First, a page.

This means that there will have to be an escalation process to somebody inside the distributor that has more expertise.
This handoff is the key to making this model work so that the integrator is well served and the distributor salesperson can move on to the next customer. If yet more is required, then the manufacturer can become involved.
So…Who To Choose?
The outstanding question for the commercial integrator is what distributor to partner with.
The good news is that we have several to chose from. Rather than go into specific names (you probably already know who they are), please permit me to explain some things to look for.
Of course, the obvious thing to look at is what products a value added distributor carries. In most (but not all) cases, you can get nearly anything (or comparable products) from anyone.
They all carry the big display companies, major mount manufacturers, signal processing, etc. If you are tied to a certain brand and a given distributor does not carry that brand, then that should be one of several deciding factors.
In addition to the products they carry, the issue of warehouse locations, logistics, and shipping comes into play. How long does it take to get your order delivered and what are the freight costs?
The biggest deciding factor for the commercial integrator is the level of service you receive beyond placing an order. This hearkens back to the manufacturer direct to dealer days of hands-on support.
Here are my top 10 questions to ask a value added distributor:
- Is there a specific sales person assigned to my account?
- What is the escalation process for in-depth inquiries?
- Is there in-field sales support?
- Is there application engineering support? If so, how do I access it?
- Are demo units available?
- Is project registration available, and special pricing allowances?
- Is financing available?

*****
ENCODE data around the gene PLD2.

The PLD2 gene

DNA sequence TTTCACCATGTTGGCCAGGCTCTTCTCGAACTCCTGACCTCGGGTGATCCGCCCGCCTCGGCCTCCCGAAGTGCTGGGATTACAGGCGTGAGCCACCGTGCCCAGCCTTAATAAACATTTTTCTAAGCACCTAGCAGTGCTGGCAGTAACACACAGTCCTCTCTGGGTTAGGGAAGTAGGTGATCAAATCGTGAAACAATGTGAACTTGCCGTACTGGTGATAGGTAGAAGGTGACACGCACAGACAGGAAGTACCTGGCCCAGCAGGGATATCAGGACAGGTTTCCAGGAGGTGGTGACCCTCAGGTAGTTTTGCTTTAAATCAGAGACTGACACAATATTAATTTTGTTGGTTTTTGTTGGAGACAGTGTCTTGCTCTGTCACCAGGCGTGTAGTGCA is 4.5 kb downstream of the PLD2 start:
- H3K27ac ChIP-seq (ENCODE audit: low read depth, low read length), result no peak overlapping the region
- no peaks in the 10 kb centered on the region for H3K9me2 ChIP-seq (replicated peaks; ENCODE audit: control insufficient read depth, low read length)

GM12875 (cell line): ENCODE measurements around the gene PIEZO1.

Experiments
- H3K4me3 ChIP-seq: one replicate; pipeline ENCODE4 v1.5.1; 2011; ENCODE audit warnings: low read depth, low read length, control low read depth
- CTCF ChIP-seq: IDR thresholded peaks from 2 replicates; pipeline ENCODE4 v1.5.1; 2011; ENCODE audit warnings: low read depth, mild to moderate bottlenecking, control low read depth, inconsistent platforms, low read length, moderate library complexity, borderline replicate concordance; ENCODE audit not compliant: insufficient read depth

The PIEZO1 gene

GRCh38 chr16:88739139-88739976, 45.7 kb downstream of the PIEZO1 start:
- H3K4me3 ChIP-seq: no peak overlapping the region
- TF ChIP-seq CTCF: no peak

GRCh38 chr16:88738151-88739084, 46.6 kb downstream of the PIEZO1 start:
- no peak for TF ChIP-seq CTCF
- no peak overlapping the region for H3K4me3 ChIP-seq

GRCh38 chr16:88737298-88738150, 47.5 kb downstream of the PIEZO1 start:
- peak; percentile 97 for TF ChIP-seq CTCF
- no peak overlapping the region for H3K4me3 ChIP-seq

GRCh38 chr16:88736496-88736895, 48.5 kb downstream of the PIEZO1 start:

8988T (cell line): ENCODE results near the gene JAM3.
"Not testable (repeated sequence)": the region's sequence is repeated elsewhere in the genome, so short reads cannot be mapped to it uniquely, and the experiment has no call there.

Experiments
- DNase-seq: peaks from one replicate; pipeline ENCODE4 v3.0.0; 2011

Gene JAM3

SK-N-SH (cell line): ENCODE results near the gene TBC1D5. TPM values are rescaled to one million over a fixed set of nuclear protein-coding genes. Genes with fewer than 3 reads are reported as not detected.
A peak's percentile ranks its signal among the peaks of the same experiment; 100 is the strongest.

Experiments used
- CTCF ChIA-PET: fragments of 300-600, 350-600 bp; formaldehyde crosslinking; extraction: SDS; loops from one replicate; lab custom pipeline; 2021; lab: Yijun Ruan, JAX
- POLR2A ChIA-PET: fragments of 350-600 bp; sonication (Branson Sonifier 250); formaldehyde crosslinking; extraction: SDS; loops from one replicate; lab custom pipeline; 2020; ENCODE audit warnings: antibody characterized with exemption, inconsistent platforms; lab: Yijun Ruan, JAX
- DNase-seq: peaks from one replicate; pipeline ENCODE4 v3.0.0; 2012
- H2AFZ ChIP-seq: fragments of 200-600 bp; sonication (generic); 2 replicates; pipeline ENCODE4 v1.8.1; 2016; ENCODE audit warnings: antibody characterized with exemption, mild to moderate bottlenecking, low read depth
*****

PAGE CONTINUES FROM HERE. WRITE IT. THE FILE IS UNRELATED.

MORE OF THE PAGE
- How do returns work? What is the return policy?
- Are extended warranties available and at what cost?
- What other support services are available?
Listen: What Percentage of Your Revenue Should Be Managed AV Services? Ep. 47 of AV+
All of the above fall under the umbrella of finding a distributor who can be a partner and not just a supplier.
Pick the issues that are important to you. Focus the majority of your business with one prime distributor. Let them know that they are important to you and that you intend to be important to them. Loyalty goes a long way on both ends.
Two Final Points: Price & Exclusivity
I haven’t spoken much about pricing because there is typically not much difference from one to another. In some cases, a distributor may have a big buy-in of a given product and run specials. Of course, take advantage of those… but know that this is a competitive market and prices tend to seek their own level.
The final point is that some manufacturers do not work with distributors and still maintain either a direct sales force or employ independent reps to call on you. It is hard not to appreciate the hands-on approach. Simply understand that the value added distributor is moving rapidly in that direction.